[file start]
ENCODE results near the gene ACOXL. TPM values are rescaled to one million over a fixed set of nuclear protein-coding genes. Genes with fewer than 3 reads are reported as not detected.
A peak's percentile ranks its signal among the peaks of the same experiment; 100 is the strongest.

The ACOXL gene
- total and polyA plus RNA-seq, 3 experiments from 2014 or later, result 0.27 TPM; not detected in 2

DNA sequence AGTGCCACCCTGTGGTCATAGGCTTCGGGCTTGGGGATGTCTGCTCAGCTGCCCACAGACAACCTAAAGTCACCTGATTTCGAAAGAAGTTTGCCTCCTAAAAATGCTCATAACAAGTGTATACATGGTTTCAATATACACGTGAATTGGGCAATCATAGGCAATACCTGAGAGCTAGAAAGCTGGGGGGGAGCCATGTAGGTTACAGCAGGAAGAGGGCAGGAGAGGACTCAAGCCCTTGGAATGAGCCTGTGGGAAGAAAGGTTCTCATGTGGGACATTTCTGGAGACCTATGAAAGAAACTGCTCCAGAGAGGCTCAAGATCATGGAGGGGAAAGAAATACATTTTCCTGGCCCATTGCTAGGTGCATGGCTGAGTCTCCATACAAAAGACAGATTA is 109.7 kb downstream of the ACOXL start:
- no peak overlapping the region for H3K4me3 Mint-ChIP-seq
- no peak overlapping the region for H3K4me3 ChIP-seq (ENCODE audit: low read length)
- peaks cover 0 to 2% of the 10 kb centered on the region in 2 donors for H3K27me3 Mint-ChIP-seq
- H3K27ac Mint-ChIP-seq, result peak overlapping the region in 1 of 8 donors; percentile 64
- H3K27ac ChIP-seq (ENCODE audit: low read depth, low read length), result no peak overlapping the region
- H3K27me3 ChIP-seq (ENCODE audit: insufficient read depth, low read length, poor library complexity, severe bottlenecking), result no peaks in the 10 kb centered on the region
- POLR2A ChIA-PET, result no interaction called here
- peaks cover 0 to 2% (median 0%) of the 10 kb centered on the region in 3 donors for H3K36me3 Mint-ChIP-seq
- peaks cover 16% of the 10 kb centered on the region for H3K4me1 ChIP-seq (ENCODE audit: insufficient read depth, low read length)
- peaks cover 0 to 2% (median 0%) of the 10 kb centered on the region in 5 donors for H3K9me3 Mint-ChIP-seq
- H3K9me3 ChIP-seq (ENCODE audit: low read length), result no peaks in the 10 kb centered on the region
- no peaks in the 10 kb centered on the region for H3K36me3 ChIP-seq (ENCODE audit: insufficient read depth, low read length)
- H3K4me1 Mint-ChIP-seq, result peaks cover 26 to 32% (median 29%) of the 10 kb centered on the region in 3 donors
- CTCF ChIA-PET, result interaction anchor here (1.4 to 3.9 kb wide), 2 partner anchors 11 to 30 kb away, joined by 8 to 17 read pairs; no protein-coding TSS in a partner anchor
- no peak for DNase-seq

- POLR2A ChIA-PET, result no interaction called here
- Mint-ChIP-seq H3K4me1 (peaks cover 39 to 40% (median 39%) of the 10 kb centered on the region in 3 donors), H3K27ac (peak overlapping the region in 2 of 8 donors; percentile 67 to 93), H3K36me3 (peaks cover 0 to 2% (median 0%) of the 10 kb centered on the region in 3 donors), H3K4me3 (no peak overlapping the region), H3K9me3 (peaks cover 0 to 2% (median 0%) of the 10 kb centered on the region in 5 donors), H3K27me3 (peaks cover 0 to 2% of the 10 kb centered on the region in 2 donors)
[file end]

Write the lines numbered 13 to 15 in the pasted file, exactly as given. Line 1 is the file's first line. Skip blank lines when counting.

- peaks cover 0 to 2% (median 0%) of the 10 kb centered on the region in 3 donors for H3K36me3 Mint-ChIP-seq
- peaks cover 16% of the 10 kb centered on the region for H3K4me1 ChIP-seq (ENCODE audit: insufficient read depth, low read length)
- peaks cover 0 to 2% (median 0%) of the 10 kb centered on the region in 5 donors for H3K9me3 Mint-ChIP-seq